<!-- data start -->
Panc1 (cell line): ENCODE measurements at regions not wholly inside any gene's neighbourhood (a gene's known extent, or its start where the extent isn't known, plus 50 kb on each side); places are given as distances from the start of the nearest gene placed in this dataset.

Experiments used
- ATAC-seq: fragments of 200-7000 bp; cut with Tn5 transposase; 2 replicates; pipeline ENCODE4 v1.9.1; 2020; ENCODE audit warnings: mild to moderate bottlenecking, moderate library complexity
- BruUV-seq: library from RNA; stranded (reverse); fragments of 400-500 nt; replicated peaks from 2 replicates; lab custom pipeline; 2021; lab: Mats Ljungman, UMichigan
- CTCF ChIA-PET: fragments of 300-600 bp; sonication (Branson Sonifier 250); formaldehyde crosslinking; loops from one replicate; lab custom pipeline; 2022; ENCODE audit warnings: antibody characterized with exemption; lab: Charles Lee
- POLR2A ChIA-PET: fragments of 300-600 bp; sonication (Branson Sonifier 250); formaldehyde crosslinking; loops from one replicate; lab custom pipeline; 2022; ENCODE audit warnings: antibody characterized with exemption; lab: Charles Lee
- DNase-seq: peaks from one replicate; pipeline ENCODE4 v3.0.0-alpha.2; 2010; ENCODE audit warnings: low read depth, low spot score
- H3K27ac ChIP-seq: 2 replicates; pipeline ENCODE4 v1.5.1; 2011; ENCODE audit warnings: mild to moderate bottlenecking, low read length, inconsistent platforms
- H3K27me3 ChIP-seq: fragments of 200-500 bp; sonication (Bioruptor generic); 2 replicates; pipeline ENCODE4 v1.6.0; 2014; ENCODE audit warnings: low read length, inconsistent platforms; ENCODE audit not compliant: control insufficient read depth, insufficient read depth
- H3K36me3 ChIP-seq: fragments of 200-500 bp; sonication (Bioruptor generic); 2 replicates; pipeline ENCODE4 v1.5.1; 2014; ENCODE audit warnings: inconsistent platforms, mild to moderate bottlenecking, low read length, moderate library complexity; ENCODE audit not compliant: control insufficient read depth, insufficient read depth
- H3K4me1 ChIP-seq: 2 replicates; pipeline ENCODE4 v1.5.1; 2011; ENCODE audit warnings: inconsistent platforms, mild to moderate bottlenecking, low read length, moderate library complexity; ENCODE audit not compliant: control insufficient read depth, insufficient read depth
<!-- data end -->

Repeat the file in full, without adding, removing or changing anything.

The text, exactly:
Panc1 (cell line): ENCODE measurements at regions not wholly inside any gene's neighbourhood (a gene's known extent, or its start where the extent isn't known, plus 50 kb on each side); places are given as distances from the start of the nearest gene placed in this dataset.

Experiments used
- ATAC-seq: fragments of 200-7000 bp; cut with Tn5 transposase; 2 replicates; pipeline ENCODE4 v1.9.1; 2020; ENCODE audit warnings: mild to moderate bottlenecking, moderate library complexity
- BruUV-seq: library from RNA; stranded (reverse); fragments of 400-500 nt; replicated peaks from 2 replicates; lab custom pipeline; 2021; lab: Mats Ljungman, UMichigan
- CTCF ChIA-PET: fragments of 300-600 bp; sonication (Branson Sonifier 250); formaldehyde crosslinking; loops from one replicate; lab custom pipeline; 2022; ENCODE audit warnings: antibody characterized with exemption; lab: Charles Lee
- POLR2A ChIA-PET: fragments of 300-600 bp; sonication (Branson Sonifier 250); formaldehyde crosslinking; loops from one replicate; lab custom pipeline; 2022; ENCODE audit warnings: antibody characterized with exemption; lab: Charles Lee
- DNase-seq: peaks from one replicate; pipeline ENCODE4 v3.0.0-alpha.2; 2010; ENCODE audit warnings: low read depth, low spot score
- H3K27ac ChIP-seq: 2 replicates; pipeline ENCODE4 v1.5.1; 2011; ENCODE audit warnings: mild to moderate bottlenecking, low read length, inconsistent platforms
- H3K27me3 ChIP-seq: fragments of 200-500 bp; sonication (Bioruptor generic); 2 replicates; pipeline ENCODE4 v1.6.0; 2014; ENCODE audit warnings: low read length, inconsistent platforms; ENCODE audit not compliant: control insufficient read depth, insufficient read depth
- H3K36me3 ChIP-seq: fragments of 200-500 bp; sonication (Bioruptor generic); 2 replicates; pipeline ENCODE4 v1.5.1; 2014; ENCODE audit warnings: inconsistent platforms, mild to moderate bottlenecking, low read length, moderate library complexity; ENCODE audit not compliant: control insufficient read depth, insufficient read depth
- H3K4me1 ChIP-seq: 2 replicates; pipeline ENCODE4 v1.5.1; 2011; ENCODE audit warnings: inconsistent platforms, mild to moderate bottlenecking, low read length, moderate library complexity; ENCODE audit not compliant: control insufficient read depth, insufficient read depth